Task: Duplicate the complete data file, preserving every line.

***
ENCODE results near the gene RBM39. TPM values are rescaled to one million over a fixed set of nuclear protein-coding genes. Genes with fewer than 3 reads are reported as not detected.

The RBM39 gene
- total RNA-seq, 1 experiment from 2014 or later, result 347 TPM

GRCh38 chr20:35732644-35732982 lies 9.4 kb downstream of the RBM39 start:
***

ENCODE results near the gene RBM39. TPM values are rescaled to one million over a fixed set of nuclear protein-coding genes. Genes with fewer than 3 reads are reported as not detected.

The RBM39 gene
- total RNA-seq, 1 experiment from 2014 or later, result 347 TPM

GRCh38 chr20:35732644-35732982 lies 9.4 kb downstream of the RBM39 start: